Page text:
Archive for October 8, 2013




8 October 2013

Before I was half way across the intersection Metro yelled to me, “She’s there — or at least she was — she may have gone home because it’s too cold.”

“Thanks Metro.”

“Hi Joy, how are you feeling today?”

“I’m coughing, sneezing, blowing my nose; besides that I’m fuckin’ freezing. I’m still having trouble breathing. I’ve been using my green inhaler, but that makes me dizzy. I cooked a small steak last night, but I could only eat a few bites. I’d been coughing so much that I got air in my tummy and chewing made me nauseous, so I just went to bed.

“My apartment is freezing. I can’t spend another winter like last year, and I don’t want to go to hospital with pneumonia. I’m going to have to get  one of my regulars to spring for a heater. I can’t live like this. I spent most of Sunday trying to sweep water down the drain from all that rain we had. I had a huge puddle right in front of my door.”

I said, “Won’t your landlady turn the heat on?”

“Last year her husband came down with a thermometer and said it was thirty degrees. If I can get her to spend thirty minutes down there she’ll see it’s not thirty degrees. My lease ends in November. I don’t even know if she’ll renew my lease. I’ve been really good, haven’t caused any problems. There’s no reason for her not to renew my lease; but I don’t know.

“How’s Mariah?”

“I don’t know I didn’t see much of her. Charlie has been in and out, going to the store.”

“I thought she kicked him out?”

“Yeah, she did but he’s back, just like a dirty shirt.”

“Have you heard from Hippo?”

“Yeah,  he phoned once on Mariah’s phone.  He’s one of those people who phones, then he doesn’t say anything.  ‘Hi, whadya doin’ Joy?’ I said, ‘Look dude, This isn’t my phone; I can’t talk that long. If you got something to say spit it out, man.’ He says, ‘Well there are a couple of women hanging around outside my place. I heard them say they were going to try to break in as soon as I leave. They were wondering what kind of stuff I have.’ You know the size of Hippo. I said to him, “Look dude, it’s two chicks, You can handle that.” I’ve seen those two broads. One’s a black chick. There is an alcove outside Hippo’s apartment. They do tricks up there and everything. He said, ‘But Joy, I don’t hit women.’ ‘Dude, I said, first of all these aren’t women! Second, if they’re causing trouble phone the super or the cops!’ ‘I can’t do that, Joy. I’m no rat.’ I said, ‘Then leave your place. If they break in then you can call the police.’ He can always ask his worker for an emergency relocation. That’s what I’d do. I don’t mind getting in someone’s face, but I haven’t got down and boogied for a long time. Sure, I can scrap, but in the time it took me to walk to Hippo’s place, they’d be gone. The last thing I need, is to go to jail again for assault.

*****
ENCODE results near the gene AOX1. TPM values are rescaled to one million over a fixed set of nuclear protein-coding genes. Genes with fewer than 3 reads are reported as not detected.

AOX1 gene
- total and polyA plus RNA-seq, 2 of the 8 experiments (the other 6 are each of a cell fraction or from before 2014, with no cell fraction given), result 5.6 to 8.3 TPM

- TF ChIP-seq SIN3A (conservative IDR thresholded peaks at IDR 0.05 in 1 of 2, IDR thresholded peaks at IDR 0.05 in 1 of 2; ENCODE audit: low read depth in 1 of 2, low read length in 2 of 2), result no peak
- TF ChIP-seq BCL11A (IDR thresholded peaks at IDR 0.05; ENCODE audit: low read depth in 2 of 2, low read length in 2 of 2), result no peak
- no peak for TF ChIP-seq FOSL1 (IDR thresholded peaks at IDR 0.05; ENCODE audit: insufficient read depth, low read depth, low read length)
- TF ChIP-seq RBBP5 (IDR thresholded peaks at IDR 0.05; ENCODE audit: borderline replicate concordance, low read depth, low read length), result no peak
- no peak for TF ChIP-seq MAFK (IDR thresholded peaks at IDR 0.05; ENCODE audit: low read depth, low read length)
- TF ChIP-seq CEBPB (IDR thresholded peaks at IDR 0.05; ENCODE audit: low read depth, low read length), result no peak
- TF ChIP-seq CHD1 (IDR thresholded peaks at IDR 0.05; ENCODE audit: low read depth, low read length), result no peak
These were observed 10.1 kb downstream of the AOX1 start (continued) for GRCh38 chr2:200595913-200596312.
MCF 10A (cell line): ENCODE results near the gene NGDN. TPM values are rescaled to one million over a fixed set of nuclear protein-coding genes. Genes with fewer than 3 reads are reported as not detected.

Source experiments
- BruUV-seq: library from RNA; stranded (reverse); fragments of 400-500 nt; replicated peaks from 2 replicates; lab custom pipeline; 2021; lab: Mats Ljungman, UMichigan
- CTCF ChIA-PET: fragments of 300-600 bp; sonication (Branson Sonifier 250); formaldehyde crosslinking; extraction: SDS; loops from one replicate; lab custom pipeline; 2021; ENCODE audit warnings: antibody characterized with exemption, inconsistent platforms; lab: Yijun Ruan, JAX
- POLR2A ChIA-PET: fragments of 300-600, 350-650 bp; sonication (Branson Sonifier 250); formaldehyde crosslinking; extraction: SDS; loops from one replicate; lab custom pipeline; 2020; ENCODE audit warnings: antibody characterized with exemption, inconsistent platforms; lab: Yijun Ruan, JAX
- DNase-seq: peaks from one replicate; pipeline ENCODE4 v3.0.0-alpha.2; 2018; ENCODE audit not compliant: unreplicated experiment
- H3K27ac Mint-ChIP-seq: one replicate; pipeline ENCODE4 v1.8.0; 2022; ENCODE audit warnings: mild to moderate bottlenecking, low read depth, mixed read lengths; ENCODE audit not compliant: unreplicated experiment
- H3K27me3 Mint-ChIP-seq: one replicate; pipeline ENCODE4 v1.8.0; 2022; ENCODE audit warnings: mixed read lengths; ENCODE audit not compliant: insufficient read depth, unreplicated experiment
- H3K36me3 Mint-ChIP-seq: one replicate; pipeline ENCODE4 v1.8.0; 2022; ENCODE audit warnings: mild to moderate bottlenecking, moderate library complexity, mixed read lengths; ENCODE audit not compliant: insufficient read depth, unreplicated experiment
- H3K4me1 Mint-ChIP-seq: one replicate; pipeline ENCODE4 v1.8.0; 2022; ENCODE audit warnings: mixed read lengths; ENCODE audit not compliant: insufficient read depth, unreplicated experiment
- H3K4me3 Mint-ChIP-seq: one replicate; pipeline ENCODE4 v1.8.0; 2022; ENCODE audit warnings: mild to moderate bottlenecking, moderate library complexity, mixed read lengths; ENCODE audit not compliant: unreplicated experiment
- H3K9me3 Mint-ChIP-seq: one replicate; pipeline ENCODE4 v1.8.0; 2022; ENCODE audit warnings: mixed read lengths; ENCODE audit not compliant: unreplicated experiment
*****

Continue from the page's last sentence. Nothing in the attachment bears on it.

“Do you hear Sandy barking? He’s Chuck’s  dad’s dog.  I could use him down here to scare the pigeons off.”

I said, “Yeah, the guy in the wheel chair, I usually say hello to him, but I don’t think he recognizes me.”

Joy said, “He’s okay, but he always asks me why I don’t kiss him on the lips. He asked, ‘Is it because I’m too old?’ I said, ‘Well, uh, yeah! I don’t kiss anybody on the lips. I’m not fuckin’ you. You don’t pay my rent and you’re my brother by another mother’s old man.’ I didn’t even kiss my own father on the lips, mind you, he was a pedophile.

“Earlier, one of my regulars gave me a bag with a blanket in it. It’s not new, it’s about fifty years old. She said her mother wrapped her up in it when she was a child. Inside it was a big can of chicken soup.

“Do you eat cranberry muffins. Somebody gave me this. I can’t eat them. Do you want it?”

I said, “Sure. Thanks.”

Jacques and Annie stopped by. He pulled out a bottle and offered Joy a drink. He said, “Oh I forgot, this isn’t the kind you drink.”

“I don’t drink that dry shit.”

“It’s still sherry. Just because it’s a better brand doesn’t mean it’s not good.”

“It’s not a better brand, they both cost seven ninety-five. I just prefer it sweeter.”

Joy said to me, “I just need two more bucks, then I’m out of here.” One of her regulars, a tall well dressed Australian man, dropped her a one and a two dollar coin.”

Joy smiled, “That’s it. I’m out of here.”